The Literature of Waste: Material Ecopoetics and Ethical Matter
Tracing material and metaphoric waste through the Western canon, ranging from Beowulf to Samuel Beckett, The Literature of Waste disrupts traditional perceptions of waste to better understand how we theorize, manage, and are implicated in what is discarded and seen as garbage. Engaging a wide range of disciplines, Morrison addresses how the materiality of waste has been sedimented into a variety of toxic metaphors. The vibrancy of matter itself disturbs these metaphors, especially those used to characterize people as disposable garbage. If scholars can read waste as possessing dynamic agency, how might that change the ethics of refuse-ing and ostracizing wasted humans? A major contribution to the growing field of Waste Studies, this comparative and theoretically innovative book confronts the reader with the ethical urgency present in waste literature itself.
"An unparalleled work of literary and cultural criticism....The Literature of Waste makes a strong argument for why the humanities matter - and why the matter the humanities explores must also include waste."
~ Jeffrey Jerome Cohen, Professor of English, George Washington University, USA
"An unparalleled work of literary and cultural criticism, The Literature of Waste brings together the new materialism, ecocriticism and environmental ethics to articulate the transformative and trans-temporal project of waste studies. Wide ranging, lucidly composed, and original, the book inspires and provokes. With its emphasis on aesthetics, ethics, literature, and community, The Literature of Waste makes a strong argument for why the humanities matter - and why the matter the humanities explores must also include waste."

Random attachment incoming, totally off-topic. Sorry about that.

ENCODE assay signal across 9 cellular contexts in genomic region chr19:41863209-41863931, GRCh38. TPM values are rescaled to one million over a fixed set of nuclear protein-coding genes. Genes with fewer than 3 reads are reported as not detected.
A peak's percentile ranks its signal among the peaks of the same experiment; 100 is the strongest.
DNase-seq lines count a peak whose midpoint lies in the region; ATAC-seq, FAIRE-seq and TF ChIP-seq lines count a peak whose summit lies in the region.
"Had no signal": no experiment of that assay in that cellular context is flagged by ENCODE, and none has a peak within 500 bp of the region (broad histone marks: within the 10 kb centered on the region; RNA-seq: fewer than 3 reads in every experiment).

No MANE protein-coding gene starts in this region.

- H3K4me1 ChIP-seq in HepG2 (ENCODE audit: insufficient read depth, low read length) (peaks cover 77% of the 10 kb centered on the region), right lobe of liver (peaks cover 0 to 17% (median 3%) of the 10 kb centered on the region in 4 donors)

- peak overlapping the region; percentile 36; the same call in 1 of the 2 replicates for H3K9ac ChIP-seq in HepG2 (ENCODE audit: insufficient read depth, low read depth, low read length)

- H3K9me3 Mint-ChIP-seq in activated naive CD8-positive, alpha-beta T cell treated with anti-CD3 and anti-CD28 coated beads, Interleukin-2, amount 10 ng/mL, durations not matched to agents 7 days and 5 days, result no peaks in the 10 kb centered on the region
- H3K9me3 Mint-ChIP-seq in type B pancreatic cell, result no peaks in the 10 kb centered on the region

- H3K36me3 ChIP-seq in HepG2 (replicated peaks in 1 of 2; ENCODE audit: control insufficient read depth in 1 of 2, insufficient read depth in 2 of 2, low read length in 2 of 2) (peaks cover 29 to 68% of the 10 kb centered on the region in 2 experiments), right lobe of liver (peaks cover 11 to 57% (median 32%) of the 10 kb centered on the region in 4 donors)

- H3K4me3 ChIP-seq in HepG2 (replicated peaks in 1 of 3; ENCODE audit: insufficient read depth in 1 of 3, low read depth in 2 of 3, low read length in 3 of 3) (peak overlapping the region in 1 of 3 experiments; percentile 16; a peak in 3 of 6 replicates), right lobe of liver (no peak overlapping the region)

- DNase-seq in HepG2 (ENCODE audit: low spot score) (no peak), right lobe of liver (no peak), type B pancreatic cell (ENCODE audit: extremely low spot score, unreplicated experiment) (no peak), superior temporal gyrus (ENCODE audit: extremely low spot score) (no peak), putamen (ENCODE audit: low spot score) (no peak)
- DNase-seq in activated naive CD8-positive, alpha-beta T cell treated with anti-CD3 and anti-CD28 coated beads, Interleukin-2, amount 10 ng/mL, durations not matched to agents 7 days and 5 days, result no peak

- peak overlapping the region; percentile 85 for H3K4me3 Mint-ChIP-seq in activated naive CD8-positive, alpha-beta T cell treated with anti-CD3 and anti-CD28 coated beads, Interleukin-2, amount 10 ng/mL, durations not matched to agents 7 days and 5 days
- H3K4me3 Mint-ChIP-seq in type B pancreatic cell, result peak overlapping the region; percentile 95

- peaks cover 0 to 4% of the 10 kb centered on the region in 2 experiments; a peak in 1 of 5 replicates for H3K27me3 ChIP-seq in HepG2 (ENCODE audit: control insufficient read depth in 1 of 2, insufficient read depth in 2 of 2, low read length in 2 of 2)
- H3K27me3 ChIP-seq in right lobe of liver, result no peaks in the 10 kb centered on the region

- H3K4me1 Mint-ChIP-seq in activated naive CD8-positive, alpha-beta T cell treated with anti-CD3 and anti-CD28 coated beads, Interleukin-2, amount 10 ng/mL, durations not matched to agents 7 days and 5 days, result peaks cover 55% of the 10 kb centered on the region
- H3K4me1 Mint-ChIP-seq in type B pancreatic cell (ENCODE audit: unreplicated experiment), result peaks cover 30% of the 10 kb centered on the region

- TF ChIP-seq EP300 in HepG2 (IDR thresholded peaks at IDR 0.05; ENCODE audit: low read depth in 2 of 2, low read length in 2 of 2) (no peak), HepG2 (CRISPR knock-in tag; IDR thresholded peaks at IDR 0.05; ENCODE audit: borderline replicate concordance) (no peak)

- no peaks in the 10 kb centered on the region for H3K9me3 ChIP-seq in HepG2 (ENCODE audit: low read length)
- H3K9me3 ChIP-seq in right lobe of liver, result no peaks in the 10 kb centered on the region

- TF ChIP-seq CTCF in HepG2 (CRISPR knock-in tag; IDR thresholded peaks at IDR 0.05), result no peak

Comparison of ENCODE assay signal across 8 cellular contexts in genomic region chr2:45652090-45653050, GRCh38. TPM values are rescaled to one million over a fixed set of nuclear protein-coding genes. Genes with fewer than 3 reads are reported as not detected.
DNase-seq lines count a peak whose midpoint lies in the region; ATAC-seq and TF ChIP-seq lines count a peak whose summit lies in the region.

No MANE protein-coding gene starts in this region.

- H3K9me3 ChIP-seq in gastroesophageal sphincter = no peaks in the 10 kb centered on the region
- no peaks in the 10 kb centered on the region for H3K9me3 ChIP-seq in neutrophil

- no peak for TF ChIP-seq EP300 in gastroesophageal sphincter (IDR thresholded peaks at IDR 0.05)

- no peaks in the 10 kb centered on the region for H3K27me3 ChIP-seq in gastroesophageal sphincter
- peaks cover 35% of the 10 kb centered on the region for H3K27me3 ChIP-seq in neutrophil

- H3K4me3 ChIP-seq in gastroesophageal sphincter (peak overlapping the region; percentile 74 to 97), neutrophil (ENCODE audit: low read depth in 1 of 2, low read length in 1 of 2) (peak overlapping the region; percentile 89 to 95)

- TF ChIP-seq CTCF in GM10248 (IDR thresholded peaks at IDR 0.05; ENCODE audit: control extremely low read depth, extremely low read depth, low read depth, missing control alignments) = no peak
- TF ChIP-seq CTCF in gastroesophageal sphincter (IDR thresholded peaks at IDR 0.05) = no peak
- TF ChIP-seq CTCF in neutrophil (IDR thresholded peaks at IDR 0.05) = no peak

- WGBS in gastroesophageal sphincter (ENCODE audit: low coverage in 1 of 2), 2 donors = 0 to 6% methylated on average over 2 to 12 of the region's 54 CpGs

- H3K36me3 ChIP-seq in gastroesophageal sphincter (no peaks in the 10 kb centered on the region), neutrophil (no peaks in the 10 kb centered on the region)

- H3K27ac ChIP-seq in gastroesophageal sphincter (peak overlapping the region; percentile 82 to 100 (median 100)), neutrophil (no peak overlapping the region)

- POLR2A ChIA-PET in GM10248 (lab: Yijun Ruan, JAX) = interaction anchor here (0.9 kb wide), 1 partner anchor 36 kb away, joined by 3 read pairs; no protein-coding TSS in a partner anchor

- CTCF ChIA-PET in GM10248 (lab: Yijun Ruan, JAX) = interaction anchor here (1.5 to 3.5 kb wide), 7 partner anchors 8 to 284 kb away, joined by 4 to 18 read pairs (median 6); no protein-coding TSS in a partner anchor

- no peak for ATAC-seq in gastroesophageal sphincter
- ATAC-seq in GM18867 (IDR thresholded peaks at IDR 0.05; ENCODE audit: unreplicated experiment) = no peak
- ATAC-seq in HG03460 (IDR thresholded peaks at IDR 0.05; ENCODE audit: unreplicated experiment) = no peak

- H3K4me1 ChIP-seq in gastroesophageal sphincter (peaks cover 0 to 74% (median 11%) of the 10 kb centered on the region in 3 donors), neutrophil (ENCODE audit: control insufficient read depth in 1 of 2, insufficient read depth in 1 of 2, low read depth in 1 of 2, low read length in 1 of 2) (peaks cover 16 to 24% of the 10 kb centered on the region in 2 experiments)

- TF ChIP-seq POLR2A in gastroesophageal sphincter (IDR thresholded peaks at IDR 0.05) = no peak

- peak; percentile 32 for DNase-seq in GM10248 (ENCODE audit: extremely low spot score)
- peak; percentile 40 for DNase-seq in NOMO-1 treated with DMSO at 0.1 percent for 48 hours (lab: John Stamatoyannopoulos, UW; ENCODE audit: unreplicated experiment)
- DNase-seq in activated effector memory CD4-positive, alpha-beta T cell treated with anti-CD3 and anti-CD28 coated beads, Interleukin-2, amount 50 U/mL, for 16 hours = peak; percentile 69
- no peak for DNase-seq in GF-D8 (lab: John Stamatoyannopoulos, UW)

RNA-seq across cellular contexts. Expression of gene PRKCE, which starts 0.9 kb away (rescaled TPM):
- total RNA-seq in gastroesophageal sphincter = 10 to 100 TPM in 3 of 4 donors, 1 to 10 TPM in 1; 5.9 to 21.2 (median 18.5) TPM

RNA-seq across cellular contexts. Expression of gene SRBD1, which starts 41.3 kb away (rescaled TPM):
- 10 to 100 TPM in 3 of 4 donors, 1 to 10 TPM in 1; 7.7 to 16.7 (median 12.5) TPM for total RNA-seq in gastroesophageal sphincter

- Jeffrey Jerome Cohen, Professor of English, George Washington University, USA
"'These fragments I have shored against my ruins,' writes T.S. Eliot famously in The Waste Land. This phrase beautifully describes both the mélange of cultural residue that constitutes modern civilization and the concatenation of disparate sources that informs Morrison's lively, profound, and encyclopedic The Literature of Waste. This is a book that builds wisely upon recent materialist trends in ecocriticism and helps to chart the future of the discipline. I have a new appreciation for the meaning of waste after reading this work."
- Scott Slovic, Professor of English, University of Idaho, USA and coeditor of Numbers and Nerves: Information, Emotion, and Meaning in a World of Data
"Building on her seminal work exploring Chaucerian fecopoetics, Excrement in the Late Middle Ages, Morrison extends her brave march into the deepest and dirtiest corners of history's societal relationship with waste. From exploration of conspicuous consumption as a 'means to repute for a gentleman' to the metaphors of sin implied in uncleanliness, Morrison shows that all that litter is indeed - not gold. Having spent a year thinking about waste from my home inside a trash dumpster, I'm intimately in touch with the space that material waste occupies. If only I'd had this book to ponder whilst in the can, I might have found my nights less wasted by fear of impending doom from trash trucks and more filled with beautifully fragrant prose of meaning. You will be enlightened and delighted by this book."